I took the opportunity to participate in the #PressedConf yesterday. Described as “. . . a twitter conference (#pressedconf18) looking into how WordPress is used in teaching, pedagogy and research.” it was a pretty impressive number of people and topics covered on Twitter in roughly 20 minute “Tweet storms.”1 Presenting on Twitter was something new to me and I tried to think through some interesting ways to approach things. Given how limited Twitter was I tried to tackle complexity in a few different ways while taking advantage of the way Twitter treats different content integrations. The Post I ended up deciding to build out a WordPress post with various sections that were associated with a number of the Tweets I’d make. I used good ol’ anchor links in the Tweets to be able to link specifically to those sections without having to resort lots of little posts. For example – brings you to the Custom Composition section directly. Not very visual on the Twitter end and probably cheating in the scheme of things. The Videos I tried to tackle other complexity through videos. I made a number of new videos and took advantage of a few others I’d had to try to show more details. I kind of wonder if this worked well. They appeared in two different ways. Some […]
404 Error – File Not Found 404 Error – File Not Found Aren’t you glad you didn’t cite to this webpage in the Supreme Court Reporter at Brown v. Entertainment Merchants Association, 131 S.Ct. 2729, 2749 n.14 (2011). If you had, like Justice Alito did, the original content would long since have disappeared and someone else might have come along and purchased the domain in order to make a comment about the transience of linked information in the internet age. And if you quoted this in the NY Times, will you do a correction for the now changed text? found via https://www.nytimes.com/2013/09/24/us/politics/in-supreme-court-opinions-clicks-that-lead-nowhere.html which was found via http://www.wired.co.uk/article/tim-berners-lee#annotations:pPdDABK_EeiD6ftBN12jUg Twitter Demetricator | benjamin grosser The Twitter interface is filled with numbers. These numbers, or metrics, measure and present our social value and activity online, enumerating followers, likes, retweets, and more. But what are the effects of these numbers on who we follow, what we post, or how we feel when we use the site? Inviting us to consider these questions through our own experience, Twitter Demetricator is a web browser extension that hides the metrics. Follower, like, and notification counts disappear. “29.2K Tweets” under a trending hashtag becomes, simply, “Tweets”. Through changes like these, Demetricator lets us try out Twitter without the numbers, to see what happens when we can no longer […]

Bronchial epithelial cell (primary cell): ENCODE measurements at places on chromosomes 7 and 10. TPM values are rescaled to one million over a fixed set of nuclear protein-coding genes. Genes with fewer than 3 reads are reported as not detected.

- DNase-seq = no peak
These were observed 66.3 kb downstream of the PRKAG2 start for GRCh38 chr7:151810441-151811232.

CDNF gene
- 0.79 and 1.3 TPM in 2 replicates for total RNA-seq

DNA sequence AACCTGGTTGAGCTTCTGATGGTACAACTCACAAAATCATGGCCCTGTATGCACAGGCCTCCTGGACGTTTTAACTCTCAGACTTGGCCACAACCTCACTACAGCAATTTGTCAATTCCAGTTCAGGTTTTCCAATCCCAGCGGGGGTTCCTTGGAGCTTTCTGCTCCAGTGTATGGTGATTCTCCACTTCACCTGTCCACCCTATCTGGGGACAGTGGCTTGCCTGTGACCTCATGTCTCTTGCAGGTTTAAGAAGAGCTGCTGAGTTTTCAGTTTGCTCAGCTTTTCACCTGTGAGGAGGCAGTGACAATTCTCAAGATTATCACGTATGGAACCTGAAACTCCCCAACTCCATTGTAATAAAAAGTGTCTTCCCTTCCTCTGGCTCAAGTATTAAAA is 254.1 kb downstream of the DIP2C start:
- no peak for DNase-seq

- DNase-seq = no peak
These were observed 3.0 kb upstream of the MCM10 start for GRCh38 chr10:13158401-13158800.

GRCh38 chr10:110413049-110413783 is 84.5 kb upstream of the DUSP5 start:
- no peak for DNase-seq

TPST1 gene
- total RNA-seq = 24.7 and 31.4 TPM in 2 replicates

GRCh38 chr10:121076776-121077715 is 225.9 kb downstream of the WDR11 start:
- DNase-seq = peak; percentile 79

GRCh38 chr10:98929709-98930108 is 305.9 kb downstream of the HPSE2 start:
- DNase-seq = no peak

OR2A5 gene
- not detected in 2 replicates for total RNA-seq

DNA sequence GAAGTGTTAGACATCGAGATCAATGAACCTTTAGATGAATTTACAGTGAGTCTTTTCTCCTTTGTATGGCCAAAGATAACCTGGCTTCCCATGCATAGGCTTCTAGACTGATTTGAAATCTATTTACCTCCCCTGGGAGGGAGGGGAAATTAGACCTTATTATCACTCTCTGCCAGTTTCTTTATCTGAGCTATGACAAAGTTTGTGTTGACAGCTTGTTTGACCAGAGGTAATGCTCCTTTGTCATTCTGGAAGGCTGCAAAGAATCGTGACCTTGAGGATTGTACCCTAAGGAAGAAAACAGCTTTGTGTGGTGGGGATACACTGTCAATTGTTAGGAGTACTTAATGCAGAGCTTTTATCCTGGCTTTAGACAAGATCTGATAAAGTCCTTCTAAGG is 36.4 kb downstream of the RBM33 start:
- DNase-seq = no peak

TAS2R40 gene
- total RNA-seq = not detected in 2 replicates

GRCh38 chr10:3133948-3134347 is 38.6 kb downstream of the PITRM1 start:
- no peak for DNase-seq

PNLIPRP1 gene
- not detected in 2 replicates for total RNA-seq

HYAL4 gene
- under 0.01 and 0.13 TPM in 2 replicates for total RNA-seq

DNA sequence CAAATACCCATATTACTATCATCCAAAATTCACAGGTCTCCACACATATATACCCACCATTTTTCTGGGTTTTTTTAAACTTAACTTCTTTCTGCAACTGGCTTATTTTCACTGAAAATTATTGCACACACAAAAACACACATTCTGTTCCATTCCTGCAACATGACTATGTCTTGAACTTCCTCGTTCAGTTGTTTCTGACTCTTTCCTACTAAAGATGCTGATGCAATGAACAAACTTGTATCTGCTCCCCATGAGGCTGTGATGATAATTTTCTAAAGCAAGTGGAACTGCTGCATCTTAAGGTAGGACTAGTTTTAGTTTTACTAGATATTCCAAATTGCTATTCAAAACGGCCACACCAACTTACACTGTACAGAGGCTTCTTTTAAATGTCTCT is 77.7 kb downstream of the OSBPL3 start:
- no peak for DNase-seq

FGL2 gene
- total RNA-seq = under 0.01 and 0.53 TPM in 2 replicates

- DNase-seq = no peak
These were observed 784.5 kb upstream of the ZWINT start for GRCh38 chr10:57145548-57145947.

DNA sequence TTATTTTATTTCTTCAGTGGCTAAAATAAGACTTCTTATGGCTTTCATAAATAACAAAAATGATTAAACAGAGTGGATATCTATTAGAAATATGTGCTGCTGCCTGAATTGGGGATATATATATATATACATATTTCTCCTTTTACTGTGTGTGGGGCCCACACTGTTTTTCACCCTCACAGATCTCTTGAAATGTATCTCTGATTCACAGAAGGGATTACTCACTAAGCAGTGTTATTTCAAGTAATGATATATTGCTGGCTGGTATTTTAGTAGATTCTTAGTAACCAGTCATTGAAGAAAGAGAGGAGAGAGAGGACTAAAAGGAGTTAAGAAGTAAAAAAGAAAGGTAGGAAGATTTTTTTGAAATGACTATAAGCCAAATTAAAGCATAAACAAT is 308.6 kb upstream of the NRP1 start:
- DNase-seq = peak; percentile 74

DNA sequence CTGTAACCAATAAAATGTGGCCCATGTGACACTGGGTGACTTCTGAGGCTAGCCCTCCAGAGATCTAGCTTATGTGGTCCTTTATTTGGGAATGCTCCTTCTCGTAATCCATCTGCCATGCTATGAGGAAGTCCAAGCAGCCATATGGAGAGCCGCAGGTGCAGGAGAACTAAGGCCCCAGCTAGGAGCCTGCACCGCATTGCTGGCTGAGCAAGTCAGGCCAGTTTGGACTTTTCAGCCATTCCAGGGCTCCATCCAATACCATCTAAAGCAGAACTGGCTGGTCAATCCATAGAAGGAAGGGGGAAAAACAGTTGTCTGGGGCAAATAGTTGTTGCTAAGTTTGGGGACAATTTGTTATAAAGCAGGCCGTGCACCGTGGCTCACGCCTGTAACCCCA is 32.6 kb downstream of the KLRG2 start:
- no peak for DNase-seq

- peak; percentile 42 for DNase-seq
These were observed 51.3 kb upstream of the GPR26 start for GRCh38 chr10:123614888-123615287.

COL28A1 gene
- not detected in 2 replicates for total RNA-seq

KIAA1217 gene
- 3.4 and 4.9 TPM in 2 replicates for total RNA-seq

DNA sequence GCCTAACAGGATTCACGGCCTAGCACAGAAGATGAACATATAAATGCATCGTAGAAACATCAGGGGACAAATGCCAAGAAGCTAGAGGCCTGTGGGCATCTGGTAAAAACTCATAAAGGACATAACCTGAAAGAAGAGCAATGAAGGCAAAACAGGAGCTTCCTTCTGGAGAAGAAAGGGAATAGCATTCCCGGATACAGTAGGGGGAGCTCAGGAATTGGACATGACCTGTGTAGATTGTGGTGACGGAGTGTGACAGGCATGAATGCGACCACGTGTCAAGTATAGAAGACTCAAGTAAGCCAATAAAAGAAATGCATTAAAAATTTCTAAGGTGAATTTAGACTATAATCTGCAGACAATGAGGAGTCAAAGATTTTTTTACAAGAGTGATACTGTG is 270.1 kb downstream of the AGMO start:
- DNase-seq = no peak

This is my supporting documentation for the #PressEd WordPress conference that I’ll be doing via Twitter on Thursday. The Topic Given I’ve been playing around in WordPress since what feels like the dawn of time, I’ve heard lots of people say lots of things about it. I’ve heard it’s too complex. I’ve heard it’s too easy. I’ve been told it won’t allow you to map/GIS information and that it can’t be used for any number of other things. I’ve been told it won’t do things that you can do in this other CMS or that other LMS. As with most things, these boundaries are mostly imaginary and live more in people’s heads than they do in the software itself. My goal here will be to take you on a tour of what you can do to impact the authoring experience in WordPress. We’ll start by removing complexity from WordPress itself but staying within the typical authoring patterns. We’ll do that in the easiest ways first and then move to more involved interventions. After that, we’ll jump to non-standard authoring patterns and run around seeing where the edges are. Minimalism/Reducing Complexity Screen Options There’s quite a bit of control you have just within the Screen Options settings available to the author. If you can check/uncheck a box these options are available […]